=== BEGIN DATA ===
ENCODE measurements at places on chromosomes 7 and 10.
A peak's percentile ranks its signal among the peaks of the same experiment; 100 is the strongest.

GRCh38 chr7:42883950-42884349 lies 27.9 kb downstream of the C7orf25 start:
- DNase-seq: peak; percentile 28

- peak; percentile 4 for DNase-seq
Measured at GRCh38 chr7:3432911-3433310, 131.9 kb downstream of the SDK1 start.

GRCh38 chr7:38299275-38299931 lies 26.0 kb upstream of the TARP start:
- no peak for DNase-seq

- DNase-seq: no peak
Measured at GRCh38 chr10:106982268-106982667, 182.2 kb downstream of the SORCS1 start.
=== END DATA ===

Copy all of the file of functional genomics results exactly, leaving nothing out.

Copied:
ENCODE measurements at places on chromosomes 7 and 10.
A peak's percentile ranks its signal among the peaks of the same experiment; 100 is the strongest.

GRCh38 chr7:42883950-42884349 lies 27.9 kb downstream of the C7orf25 start:
- DNase-seq: peak; percentile 28

- peak; percentile 4 for DNase-seq
Measured at GRCh38 chr7:3432911-3433310, 131.9 kb downstream of the SDK1 start.

GRCh38 chr7:38299275-38299931 lies 26.0 kb upstream of the TARP start:
- no peak for DNase-seq

- DNase-seq: no peak
Measured at GRCh38 chr10:106982268-106982667, 182.2 kb downstream of the SORCS1 start.